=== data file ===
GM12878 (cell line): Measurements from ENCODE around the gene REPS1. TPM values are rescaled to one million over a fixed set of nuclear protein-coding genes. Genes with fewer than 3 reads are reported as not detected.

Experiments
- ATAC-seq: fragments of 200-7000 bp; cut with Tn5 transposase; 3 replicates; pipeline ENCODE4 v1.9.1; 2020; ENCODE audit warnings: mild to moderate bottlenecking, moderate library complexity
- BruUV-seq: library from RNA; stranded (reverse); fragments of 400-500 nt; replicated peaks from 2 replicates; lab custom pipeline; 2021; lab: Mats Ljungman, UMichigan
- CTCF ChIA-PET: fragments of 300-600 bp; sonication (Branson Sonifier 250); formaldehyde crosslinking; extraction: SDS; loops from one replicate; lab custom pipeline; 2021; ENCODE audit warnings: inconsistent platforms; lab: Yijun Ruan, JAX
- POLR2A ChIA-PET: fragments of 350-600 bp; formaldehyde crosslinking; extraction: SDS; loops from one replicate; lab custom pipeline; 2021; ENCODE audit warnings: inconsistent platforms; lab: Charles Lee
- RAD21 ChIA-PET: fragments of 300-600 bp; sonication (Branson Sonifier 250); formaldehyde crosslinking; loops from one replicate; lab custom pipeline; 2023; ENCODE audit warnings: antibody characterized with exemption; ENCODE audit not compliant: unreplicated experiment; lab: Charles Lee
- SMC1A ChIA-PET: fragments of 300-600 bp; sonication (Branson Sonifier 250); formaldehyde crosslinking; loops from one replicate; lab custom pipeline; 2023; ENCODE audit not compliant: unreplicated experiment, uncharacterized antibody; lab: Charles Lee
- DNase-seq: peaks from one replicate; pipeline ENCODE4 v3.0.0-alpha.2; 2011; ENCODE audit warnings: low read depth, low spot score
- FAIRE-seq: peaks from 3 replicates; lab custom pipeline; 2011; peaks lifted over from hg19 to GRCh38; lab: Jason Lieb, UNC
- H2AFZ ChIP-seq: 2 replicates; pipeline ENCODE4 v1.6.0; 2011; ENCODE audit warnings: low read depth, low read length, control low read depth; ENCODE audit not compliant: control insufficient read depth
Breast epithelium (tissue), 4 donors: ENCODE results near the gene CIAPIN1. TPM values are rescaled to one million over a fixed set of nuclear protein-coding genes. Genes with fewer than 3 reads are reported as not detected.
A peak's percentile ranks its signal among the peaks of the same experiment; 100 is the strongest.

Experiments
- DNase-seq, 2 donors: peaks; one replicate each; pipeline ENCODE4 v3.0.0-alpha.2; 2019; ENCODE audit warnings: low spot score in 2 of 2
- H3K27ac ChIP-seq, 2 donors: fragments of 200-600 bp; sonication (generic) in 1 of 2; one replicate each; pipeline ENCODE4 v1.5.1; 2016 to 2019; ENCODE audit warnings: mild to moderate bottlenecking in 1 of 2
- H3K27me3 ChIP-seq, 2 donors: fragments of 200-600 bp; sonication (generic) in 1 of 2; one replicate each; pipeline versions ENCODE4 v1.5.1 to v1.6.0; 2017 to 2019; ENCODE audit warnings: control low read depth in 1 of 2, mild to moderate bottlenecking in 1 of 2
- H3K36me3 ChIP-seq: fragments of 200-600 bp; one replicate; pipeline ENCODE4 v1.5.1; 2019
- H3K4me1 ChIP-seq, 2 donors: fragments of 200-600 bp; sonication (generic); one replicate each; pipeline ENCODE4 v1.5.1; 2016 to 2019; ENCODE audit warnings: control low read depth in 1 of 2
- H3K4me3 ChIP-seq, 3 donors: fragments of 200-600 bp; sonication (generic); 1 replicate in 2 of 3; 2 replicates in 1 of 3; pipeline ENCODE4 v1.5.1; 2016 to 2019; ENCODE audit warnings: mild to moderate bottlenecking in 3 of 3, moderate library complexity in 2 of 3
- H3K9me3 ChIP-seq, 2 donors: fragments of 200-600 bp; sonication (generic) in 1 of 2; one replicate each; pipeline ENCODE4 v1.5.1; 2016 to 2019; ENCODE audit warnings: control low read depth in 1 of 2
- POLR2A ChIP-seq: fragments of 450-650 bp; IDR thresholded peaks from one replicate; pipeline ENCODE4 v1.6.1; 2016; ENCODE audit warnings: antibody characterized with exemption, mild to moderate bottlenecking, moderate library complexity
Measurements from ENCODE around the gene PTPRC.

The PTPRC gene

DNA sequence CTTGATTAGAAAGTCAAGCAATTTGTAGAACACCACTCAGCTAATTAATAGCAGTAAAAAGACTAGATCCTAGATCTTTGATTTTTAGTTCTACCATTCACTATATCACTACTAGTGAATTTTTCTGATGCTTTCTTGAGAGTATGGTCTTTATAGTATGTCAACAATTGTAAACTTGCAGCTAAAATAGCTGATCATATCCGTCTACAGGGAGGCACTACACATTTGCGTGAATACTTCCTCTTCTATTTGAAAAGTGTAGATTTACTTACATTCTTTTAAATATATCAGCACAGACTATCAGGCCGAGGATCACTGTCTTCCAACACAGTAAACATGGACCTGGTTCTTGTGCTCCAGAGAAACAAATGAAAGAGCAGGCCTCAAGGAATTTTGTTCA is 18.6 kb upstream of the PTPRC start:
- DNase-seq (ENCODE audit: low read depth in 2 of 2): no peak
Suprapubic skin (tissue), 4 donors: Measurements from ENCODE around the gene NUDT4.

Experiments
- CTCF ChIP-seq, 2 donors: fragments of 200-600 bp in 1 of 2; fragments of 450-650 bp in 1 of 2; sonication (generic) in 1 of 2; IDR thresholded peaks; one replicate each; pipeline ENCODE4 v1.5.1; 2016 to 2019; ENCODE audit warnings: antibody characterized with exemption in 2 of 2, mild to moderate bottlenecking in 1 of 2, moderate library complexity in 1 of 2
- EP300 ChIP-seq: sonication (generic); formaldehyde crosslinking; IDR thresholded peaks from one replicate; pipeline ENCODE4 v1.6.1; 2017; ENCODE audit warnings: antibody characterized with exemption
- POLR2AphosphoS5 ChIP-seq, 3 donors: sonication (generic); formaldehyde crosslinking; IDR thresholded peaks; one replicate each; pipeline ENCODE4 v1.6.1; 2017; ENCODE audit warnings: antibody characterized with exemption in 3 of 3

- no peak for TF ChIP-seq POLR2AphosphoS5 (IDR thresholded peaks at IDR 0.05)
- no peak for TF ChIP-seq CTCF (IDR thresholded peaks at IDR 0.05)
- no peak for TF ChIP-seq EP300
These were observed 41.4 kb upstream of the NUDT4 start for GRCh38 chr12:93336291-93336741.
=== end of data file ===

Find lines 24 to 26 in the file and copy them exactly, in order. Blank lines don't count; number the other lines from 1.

The PTPRC gene

DNA sequence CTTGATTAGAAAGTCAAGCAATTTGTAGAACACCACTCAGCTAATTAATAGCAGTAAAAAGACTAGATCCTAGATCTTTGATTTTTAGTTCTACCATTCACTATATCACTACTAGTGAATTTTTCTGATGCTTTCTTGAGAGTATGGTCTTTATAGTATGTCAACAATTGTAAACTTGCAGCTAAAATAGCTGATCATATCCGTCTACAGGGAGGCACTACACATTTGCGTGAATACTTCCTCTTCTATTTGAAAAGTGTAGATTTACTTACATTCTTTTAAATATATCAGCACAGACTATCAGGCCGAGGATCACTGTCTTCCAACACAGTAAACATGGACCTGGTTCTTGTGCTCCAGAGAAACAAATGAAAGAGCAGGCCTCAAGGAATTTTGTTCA is 18.6 kb upstream of the PTPRC start:
- DNase-seq (ENCODE audit: low read depth in 2 of 2): no peak